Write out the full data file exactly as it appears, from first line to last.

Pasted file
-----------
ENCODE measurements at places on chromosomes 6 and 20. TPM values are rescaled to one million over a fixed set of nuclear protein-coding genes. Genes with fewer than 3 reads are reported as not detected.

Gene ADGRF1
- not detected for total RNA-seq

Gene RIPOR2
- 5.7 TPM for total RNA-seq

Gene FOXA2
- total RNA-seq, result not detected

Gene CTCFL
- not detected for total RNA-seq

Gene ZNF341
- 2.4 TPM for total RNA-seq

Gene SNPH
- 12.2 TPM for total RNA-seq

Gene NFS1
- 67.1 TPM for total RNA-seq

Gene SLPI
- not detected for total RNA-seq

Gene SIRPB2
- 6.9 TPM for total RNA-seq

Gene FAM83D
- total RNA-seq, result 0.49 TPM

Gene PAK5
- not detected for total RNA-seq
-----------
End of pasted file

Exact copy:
ENCODE measurements at places on chromosomes 6 and 20. TPM values are rescaled to one million over a fixed set of nuclear protein-coding genes. Genes with fewer than 3 reads are reported as not detected.

Gene ADGRF1
- not detected for total RNA-seq

Gene RIPOR2
- 5.7 TPM for total RNA-seq

Gene FOXA2
- total RNA-seq, result not detected

Gene CTCFL
- not detected for total RNA-seq

Gene ZNF341
- 2.4 TPM for total RNA-seq

Gene SNPH
- 12.2 TPM for total RNA-seq

Gene NFS1
- 67.1 TPM for total RNA-seq

Gene SLPI
- not detected for total RNA-seq

Gene SIRPB2
- 6.9 TPM for total RNA-seq

Gene FAM83D
- total RNA-seq, result 0.49 TPM

Gene PAK5
- not detected for total RNA-seq